As hearings and discussions resume on crafting the 2012 farm bill, the threat of $30 billion to $35 billion being chopped out of agricultural programs hangs over the negotiations, says Carlisle Clarke, legislative assistant to Sen. Thad Cochran, R-Miss., vice chairman of the Appropriations Committee and a member of the Agriculture Committee.

 “Last fall, in the debt ceiling discussions, each congressional committee was charged with offering up a package of cuts for programs under their jurisdiction,” he said at the Mississippi Farm Bureau Federation’s annual commodity conference.

“The leadership of the House and Senate agriculture committees agreed on $23 billion in cuts. Sen. Cochran and other committee members didn’t get to offer as much input as they would have liked, and we more or less condensed a normal farm bill process into about six weeks to get these recommendations done.

“The Joint Select Committee on Deficit Reduction ultimately didn’t ultimately pass anything, but we still ended up with that $23 billion in proposed cuts hanging over our heads for the 2012 farm bill.”

Part of the agreement last August, Clarke says, required that if the committee didn’t achieve the targeted budget cuts that would then be passed by Congress, budget sequestration would occur in January 2013.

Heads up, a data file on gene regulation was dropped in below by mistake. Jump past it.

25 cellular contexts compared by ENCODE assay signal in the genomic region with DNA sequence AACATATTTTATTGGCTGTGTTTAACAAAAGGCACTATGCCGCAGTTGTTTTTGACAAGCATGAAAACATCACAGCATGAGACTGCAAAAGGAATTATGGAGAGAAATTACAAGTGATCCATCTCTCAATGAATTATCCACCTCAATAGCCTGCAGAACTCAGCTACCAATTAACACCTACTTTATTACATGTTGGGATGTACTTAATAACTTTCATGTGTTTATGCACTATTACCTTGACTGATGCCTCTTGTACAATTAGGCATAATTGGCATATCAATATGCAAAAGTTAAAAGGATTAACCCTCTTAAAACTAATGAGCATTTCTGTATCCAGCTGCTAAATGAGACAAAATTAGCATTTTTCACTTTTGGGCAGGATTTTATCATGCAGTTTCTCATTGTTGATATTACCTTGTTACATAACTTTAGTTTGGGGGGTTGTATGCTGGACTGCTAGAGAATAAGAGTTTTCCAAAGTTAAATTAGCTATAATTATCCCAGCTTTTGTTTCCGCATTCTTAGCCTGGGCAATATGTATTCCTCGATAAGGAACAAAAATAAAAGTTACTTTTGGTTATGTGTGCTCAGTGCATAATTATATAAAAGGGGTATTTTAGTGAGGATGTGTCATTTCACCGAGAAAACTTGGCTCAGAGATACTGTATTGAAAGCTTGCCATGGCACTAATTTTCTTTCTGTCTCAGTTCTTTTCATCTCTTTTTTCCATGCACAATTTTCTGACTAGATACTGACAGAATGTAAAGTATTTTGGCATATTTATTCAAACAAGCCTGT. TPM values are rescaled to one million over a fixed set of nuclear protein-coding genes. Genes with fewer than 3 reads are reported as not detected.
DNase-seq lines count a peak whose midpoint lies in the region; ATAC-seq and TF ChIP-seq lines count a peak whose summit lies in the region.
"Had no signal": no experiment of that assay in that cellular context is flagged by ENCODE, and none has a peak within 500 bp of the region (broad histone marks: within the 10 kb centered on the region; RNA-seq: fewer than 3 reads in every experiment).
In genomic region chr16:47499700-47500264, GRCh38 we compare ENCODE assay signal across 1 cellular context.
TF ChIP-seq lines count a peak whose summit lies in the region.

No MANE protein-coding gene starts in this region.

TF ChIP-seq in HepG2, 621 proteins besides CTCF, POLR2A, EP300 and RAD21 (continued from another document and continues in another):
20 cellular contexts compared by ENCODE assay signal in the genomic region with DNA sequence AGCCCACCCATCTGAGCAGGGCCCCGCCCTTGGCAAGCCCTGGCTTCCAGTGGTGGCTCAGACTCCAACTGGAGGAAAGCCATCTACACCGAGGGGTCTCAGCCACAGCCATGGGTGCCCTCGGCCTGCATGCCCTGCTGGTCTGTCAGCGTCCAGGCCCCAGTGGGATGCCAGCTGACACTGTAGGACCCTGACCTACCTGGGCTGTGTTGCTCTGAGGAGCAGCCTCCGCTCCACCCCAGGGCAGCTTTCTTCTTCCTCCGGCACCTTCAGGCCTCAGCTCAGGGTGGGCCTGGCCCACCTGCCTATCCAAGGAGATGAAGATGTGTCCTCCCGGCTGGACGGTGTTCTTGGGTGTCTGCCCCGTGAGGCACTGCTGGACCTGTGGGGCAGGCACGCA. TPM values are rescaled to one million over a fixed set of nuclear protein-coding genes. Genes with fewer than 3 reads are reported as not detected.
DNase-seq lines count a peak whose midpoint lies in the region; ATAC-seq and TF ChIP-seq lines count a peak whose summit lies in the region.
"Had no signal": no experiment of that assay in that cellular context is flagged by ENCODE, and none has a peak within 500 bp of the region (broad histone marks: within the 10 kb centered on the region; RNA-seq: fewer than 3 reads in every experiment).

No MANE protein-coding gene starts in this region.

“This means we’d essentially have automatic cuts determined by the Office of Management and Budget, with no input whatever by congressional leaders. That could mean $30 billion to $35 billion could be taken out of agriculture.

“They had already said food stamps would not be included in those cuts, so that $30-$35 billion would have to come from ag programs. And the agriculture spending baseline will be updated in March, which would make commodity spending even smaller than actually proposed.

‘To put this in perspective, over the next 10 years the food stamp program is projected to cost upward of $800 billion; under current policy, commodity programs would cost only about $71 billion during the same period.”

Anytime there is comprehensive legislation like the farm bill that costs upward of $1 trillion every 10 years, Clarke says, “We’re going to hear a lot of reservations from the deficit hawks on one end and from the outright opponents on the other end who don’t believe this nation should be investing in farm programs at all.

“It frankly baffles me that there is a disconnect on Capitol Hill between farmers who actually produce food and the persons who consume the food. For whatever reason, people don’t seem to make the connection that investing in farm programs is an investment in food security and global food supply. Our job is to sell that message as we enter into the farm bill discussions.”

The current farm program expires at the end of September, Clarke notes, and if no new farm bill is passed or the current bill isn’t extended, “we would revert to the common statutes of 1949  — and I don’t think anyone would realistically consider that an option.”